Since the 1980s, it has become common for the civil service to accept secondments from financial and accounting institutions amongst much else. These individuals assist in writing the taxation and regulation codes, and subsequently return to their businesses, where they advise how to evade the rules they have put in place. A more blatant example of the crossover in recent years is a former economy minister returning to their position at a large financial institution without resigning their seat as a member of the national legislature.
What is key here is how this establishment transcends the petty ambition of a simple political party. It is not only one party rule, it is rather a shifting bloc of interests, each useful to the establishment at the moment. These practices continued under the opposition uninterrupted.
In the most recent election, efforts were made to delegitimise and encourage violence towards the opposition, now regarded as a possible threat due to their embrace of a large progressive youth movement. State broadcasters fabricated stories of youth activists from a civil society organisation as attacking regime officials. Lurid conspiracy theories linking opposition leaders to terrorist attacks were published in newspapers edited by former regime leaders. Previous to this, hints from the military establishment of potential coups were leaked by the press.
State broadcasters targeted social media messages at young people, encouraging them to abstain from voting. Suppressive voter ID policies were unveiled in areas with high proportions of ethnic minorities considered to support the opposition. Shadowy dark money organisations funded by financial oligarchs and government linked businessmen released fraudulent guides to so called ‘tactical voting,’ which encouraged voters disenchanted with the regime to vote for a party formerly in coalition with the government.
On election day itself, state media reported hints of postal ballot totals, itself a breach of the country’s election law. The election coverage was hosted entirely by former members and employees of the ruling Conservative Party, and consisted of gloating and castigating the opposition. In the following days, government ministers used sympathetic media to describe opposition activists as a ‘cancer.’ Of course, this infrastructure wasn’t entirely in place for the election two years prior. This was due to the establishment being complacent in the threat from the opposition, and it did not make the mistake again.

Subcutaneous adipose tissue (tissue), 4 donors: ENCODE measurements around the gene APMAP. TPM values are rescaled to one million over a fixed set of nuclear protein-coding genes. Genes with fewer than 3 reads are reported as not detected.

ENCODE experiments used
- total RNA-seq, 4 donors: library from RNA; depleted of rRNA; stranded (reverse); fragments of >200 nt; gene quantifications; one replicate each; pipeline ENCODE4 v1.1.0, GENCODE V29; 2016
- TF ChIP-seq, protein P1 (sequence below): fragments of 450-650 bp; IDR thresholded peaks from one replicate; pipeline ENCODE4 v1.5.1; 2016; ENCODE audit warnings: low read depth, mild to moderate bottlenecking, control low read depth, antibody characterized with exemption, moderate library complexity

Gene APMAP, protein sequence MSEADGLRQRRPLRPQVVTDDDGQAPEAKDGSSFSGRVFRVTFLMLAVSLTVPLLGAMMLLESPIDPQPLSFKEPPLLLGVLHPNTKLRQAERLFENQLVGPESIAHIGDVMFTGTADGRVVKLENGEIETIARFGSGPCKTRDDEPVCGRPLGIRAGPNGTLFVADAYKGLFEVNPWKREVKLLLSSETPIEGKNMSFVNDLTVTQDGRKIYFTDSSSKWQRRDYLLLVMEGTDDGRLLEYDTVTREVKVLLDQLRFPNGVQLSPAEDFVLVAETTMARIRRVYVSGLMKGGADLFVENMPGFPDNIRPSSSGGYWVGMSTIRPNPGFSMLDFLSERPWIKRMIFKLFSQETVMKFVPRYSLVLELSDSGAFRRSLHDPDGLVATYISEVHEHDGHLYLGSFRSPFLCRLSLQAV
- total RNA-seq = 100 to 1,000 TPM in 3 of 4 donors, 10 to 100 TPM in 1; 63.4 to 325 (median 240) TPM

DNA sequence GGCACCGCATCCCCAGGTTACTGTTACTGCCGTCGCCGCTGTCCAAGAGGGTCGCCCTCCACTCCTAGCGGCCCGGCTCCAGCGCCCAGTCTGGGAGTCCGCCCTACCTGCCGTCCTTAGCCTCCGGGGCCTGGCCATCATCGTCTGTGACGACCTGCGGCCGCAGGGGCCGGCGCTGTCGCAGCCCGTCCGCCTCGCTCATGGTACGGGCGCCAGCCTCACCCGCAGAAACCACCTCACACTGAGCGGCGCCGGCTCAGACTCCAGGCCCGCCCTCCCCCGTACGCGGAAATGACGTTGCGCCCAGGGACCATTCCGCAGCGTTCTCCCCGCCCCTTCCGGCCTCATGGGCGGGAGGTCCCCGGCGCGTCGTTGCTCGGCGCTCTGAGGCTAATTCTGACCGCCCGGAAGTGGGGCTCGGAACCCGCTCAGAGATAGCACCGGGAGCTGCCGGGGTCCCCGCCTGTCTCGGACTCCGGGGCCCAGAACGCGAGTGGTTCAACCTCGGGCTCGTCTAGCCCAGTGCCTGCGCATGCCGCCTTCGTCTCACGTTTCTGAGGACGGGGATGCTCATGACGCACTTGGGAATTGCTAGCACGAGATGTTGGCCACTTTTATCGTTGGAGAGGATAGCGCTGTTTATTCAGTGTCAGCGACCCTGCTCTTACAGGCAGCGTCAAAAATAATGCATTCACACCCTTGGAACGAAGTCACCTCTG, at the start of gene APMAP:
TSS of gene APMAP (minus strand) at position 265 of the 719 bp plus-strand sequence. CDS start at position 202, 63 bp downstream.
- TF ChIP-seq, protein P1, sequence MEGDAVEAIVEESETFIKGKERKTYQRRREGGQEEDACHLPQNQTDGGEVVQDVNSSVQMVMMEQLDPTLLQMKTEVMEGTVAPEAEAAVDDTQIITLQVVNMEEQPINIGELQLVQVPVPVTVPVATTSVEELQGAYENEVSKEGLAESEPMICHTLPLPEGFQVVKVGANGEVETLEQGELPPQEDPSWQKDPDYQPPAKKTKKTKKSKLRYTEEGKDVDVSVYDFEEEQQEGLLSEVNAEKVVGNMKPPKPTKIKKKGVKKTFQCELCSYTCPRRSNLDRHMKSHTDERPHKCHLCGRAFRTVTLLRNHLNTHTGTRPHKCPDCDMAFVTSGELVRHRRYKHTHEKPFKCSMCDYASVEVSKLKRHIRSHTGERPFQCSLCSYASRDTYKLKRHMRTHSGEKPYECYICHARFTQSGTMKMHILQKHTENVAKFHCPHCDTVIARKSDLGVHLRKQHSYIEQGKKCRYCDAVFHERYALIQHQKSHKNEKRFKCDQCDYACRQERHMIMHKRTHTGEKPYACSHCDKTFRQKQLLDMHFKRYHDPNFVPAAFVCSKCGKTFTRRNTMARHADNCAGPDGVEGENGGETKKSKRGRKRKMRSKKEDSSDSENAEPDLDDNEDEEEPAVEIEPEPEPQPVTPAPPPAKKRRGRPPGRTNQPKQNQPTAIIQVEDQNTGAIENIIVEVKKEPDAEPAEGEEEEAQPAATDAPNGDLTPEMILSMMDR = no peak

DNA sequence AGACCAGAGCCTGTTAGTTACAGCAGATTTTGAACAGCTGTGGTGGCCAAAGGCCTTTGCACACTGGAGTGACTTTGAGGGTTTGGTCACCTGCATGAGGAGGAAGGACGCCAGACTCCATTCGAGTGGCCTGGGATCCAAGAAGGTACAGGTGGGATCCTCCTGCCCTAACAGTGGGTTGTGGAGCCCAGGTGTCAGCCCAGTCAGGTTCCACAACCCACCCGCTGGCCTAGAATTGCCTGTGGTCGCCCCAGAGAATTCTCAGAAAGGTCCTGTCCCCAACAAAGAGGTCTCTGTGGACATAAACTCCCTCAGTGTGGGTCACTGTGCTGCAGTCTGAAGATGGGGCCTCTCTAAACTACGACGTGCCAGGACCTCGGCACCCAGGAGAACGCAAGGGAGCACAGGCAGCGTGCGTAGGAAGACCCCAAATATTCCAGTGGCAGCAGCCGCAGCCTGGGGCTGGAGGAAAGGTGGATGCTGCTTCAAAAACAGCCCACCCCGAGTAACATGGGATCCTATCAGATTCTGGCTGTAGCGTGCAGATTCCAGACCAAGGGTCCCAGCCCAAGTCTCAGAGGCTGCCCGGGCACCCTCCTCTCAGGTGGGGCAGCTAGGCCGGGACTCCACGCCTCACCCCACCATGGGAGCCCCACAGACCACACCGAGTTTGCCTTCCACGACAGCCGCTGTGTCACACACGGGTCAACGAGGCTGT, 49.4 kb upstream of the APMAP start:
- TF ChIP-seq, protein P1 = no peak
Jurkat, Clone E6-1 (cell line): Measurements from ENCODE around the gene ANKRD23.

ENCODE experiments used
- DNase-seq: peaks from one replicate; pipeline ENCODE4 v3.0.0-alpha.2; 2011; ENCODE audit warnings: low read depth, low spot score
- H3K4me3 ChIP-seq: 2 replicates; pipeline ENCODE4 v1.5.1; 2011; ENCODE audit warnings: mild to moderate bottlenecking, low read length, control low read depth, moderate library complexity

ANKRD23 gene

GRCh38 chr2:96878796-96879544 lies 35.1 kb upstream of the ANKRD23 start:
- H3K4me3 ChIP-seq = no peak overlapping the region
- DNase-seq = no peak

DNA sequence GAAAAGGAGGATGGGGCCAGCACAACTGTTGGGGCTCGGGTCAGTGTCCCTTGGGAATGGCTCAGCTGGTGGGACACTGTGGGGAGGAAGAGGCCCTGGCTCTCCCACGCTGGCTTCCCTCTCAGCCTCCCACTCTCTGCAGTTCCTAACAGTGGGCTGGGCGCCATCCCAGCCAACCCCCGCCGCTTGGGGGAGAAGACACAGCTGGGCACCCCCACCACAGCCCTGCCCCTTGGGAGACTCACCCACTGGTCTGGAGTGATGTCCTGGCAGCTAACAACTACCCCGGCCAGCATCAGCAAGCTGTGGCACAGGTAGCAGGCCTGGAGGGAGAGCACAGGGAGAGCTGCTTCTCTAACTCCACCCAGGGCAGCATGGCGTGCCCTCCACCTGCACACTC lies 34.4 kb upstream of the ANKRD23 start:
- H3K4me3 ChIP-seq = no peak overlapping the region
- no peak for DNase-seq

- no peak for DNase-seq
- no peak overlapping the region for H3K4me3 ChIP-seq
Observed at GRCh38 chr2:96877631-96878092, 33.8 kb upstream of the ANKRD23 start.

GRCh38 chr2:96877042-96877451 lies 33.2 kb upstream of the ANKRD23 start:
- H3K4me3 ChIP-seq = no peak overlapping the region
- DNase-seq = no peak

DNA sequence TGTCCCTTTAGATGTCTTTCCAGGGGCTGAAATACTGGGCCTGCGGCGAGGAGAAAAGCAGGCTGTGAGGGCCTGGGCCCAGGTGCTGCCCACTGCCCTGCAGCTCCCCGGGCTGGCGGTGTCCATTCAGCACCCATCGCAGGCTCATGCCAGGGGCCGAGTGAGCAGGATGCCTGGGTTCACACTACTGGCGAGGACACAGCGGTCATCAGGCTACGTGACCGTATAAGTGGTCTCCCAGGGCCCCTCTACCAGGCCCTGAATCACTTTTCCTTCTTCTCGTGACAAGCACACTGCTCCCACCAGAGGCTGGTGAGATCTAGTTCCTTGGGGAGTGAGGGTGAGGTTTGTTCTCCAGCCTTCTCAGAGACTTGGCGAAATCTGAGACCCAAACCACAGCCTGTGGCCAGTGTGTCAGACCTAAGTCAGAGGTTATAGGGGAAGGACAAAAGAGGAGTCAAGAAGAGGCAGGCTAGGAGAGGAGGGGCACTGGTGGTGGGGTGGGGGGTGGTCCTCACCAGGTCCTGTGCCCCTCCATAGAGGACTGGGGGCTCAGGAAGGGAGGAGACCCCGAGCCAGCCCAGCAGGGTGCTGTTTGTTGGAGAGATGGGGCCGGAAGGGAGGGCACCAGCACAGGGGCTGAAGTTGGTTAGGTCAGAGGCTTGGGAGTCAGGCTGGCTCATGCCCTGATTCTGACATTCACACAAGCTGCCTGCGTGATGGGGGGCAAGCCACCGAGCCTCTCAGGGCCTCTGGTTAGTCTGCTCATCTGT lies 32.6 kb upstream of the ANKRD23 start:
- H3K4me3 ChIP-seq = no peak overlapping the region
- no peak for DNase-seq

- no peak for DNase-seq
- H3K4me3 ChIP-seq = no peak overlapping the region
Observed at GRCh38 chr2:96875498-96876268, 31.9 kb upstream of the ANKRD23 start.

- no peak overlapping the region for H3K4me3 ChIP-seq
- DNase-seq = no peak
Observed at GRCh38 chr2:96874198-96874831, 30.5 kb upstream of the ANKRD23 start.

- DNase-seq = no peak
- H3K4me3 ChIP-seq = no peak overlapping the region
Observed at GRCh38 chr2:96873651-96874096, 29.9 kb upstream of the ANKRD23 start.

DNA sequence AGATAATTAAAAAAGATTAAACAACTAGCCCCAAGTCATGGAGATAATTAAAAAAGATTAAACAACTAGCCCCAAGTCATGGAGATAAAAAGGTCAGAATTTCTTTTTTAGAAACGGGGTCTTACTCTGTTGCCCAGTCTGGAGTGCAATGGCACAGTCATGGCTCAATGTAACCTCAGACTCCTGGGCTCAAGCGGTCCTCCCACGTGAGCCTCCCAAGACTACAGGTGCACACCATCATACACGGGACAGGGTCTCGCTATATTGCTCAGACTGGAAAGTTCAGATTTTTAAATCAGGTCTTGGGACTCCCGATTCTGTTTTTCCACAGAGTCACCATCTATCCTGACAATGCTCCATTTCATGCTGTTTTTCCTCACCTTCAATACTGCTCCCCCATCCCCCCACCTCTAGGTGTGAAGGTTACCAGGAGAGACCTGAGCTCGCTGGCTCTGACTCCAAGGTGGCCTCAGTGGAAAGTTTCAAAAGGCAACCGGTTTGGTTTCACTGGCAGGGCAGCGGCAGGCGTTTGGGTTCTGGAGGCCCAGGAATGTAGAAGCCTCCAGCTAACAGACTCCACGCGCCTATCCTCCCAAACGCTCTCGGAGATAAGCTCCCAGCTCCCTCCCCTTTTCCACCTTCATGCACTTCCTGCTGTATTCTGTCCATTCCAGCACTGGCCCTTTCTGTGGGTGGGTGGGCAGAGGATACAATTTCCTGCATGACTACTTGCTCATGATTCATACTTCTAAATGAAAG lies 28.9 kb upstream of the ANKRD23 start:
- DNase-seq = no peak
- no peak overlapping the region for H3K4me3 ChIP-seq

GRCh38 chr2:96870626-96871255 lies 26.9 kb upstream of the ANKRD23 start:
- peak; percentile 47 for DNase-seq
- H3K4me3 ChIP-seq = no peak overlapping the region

One thing that many liberal commentators intentionally misunderstand about Russia’s managed democracy is that its infrastructure reaches far back longer than the Putin administration. The seeds are from the 1993 constitutional crisis where the military and paramilitary organisations were used to forcibly dissolve a national legislature resistant to implementing austerity. The real foundation of the system, however, was the 1996 election, where the Communist Party showed the potential to upset the austerity regime.
Western experts, not to mention capital, were put into place to support the crumbling Yeltsin government. Using IMF resources approved by the Clinton administration, almost all Russian media was either purchased by allies of the government, broken up, or put under control of state broadcasters. The campaign became a dazzling affair of misinformation and fabrication, perhaps reaching its nadir when Yeltsin fell into an alcohol induced coma for three days, whilst a ‘virtual Yeltsin’ created by the media from stock footage kept up the illusion that all was normal.
During the 2019 election in the UK, when Prime Minister Boris Johnson arrived drunk to a commemoration of British war dead, and placed a wreath at a war memorial upside down, the state broadcaster made sure to dig up their own ‘virtual Johnson’ from stock footage of his time as London mayor.